The Ancient Greeks continued the tradition of including speculative elements in their own versified myths. Homer’s Odyssey, one of the foundational works of Western literature, recounted the tale of Odysseus’ long journey home from the Trojan War. Along the way, the Ithacan hero encountered many fantastic creatures and situations. He blinded the Cyclops Polyphemus, resisted the shape-shifting spell cast by the sorceress Circe, sought counsel from the dead, avoided the fatal allure of the Sirens’ song, navigated past the double-threat of Scylla and Charybdis, and ended up a captive of the amorous nymph Calypso. With aid from the gods, Odysseus finally made it back to Ithaca after a ten-year odyssey. All the trials and tribulations faced by Odysseus during his long voyage home influenced later journey tales.

No less imaginative than their ancient predecessors, medieval bards and balladeers wove fantastic threads into the tapestry of their own mythic, legendary, and folkloric works. In the Old English epic Beowulf, the eponymous main character battled the monstrous Grendel, Grendel’s ogress mother, and a deadly dragon. Another Old English poem, “The Dream of the Rood”, told the tale of the Crucifixion as witnessed by the tree that became the Holy Cross, an unusual viewpoint reminiscent of the inhuman perspectives found in some modern speculative verse. In the Middle English chivalric romance Sir Gawain and the Green Knight, the enchanted Green Knight lost his head without apparent ill effect. Some medieval ballads such as “Thomas Rhymer”, “The Unquiet Grave”, and “The Laily Worm and the Machrel of the Sea” drew on supernatural themes, featuring fairies, ghosts, dragons, and other fantastical beings and beasts.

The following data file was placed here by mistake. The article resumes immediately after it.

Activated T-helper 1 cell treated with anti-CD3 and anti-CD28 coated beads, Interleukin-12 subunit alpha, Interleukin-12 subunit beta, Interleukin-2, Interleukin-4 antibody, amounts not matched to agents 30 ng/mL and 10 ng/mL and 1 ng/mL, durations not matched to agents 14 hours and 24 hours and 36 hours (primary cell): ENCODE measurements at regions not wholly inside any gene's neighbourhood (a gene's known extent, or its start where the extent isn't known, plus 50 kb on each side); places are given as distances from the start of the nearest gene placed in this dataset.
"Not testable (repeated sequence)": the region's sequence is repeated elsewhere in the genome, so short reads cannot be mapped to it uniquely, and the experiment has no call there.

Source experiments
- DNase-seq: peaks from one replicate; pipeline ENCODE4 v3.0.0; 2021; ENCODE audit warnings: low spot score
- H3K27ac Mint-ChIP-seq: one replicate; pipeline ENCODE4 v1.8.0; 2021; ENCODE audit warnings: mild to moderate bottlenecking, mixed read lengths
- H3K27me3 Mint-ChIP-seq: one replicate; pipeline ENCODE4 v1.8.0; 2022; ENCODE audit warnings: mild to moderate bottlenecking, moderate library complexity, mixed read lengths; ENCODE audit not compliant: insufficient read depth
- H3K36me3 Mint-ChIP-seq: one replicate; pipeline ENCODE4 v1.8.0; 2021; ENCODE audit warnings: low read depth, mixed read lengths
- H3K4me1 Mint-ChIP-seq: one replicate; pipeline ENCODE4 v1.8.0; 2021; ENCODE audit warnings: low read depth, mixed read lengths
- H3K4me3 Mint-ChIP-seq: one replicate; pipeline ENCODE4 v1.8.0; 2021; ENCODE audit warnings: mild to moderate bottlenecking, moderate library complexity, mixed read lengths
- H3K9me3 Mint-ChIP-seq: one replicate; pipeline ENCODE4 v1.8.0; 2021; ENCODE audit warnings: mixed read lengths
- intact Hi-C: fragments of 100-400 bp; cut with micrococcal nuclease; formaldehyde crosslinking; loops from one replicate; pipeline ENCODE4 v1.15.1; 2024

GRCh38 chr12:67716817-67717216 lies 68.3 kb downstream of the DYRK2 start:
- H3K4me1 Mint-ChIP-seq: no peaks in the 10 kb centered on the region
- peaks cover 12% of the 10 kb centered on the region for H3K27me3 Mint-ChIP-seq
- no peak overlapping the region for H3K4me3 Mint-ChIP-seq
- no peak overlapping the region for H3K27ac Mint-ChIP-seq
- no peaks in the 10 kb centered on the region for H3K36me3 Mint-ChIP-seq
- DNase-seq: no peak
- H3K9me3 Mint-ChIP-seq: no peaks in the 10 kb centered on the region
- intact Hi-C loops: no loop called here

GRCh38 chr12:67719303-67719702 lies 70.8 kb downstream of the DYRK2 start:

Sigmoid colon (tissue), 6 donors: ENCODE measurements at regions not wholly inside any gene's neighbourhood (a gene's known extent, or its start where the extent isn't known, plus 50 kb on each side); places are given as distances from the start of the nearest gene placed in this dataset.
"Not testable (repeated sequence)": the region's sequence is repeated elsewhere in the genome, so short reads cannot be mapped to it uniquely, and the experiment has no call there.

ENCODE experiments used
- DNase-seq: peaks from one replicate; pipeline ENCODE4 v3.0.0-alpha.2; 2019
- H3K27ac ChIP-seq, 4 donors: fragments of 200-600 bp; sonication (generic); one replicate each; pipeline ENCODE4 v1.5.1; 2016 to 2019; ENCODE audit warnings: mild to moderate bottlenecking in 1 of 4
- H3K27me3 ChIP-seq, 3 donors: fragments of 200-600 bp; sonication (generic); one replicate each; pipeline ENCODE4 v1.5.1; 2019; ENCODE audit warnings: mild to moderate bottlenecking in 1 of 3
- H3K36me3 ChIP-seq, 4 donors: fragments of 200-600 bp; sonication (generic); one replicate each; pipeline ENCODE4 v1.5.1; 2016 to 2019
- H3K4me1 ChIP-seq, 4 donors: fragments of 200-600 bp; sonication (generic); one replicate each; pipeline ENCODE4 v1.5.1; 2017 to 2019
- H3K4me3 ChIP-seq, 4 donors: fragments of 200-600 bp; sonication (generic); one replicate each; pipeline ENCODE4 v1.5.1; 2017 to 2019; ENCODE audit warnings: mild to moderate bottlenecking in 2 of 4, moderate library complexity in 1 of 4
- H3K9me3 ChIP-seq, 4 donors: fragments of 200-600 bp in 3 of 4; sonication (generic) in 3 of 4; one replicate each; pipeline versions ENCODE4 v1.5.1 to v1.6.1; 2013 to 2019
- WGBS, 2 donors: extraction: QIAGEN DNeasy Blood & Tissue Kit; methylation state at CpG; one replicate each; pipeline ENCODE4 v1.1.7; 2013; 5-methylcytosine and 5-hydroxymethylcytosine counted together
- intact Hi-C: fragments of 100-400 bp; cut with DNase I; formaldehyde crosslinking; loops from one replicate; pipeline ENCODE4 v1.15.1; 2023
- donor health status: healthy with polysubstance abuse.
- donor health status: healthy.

Spenser Faerie Queene

Although the veil of belief may have slowly lifted from the Renaissance on, poets still continued to incorporate elements of the fantastic into their works. The Elizabethan poet Edmund Spenser set his allegorical epic The Faerie Queene in a “Faerie Land” populated by chivalrous knights, noble ladies, deceitful witches, shape-shifting sorcerers, heroic satyrs, and terrible dragons.

At times, the great playwright and poet William Shakespeare penned scenes containing fantastical characters and situations. Some of his dramatic verse delved into the realm of fairies, witches, ghosts, and sorcerers. Shakespeare featured fair folk meddling in the love lives of mortals in his romantic comedy A Midsummer Night’s Dream. Scheming witches foretold the future with ominous results in Macbeth. The ghost of the murdered Danish king haunted Elsinore castle as well as the prince’s troubled mind in Hamlet. Served by the airy spirit Ariel, the sorcerer Prospero conjured up a storm in The Tempest.

A proponent of the Sturm und Drang and later Weimar Classicism movements, the German poet, novelist, playwright and natural philosopher Johann Wolfgang von Goethe echoed folk themes about malevolent forest spirits in his poem “Der Erlkönig“. Composed in 1782, this chilling ballad followed the haunting ride of a father and his doomed son through the Erl-King’s wood. Invisible to adult eyes just like any modern bogeyman or monster-in-the-closet, the increasingly aggressive Erl-King eventually took the boy by force. At the end of the journey, the father was left holding a corpse.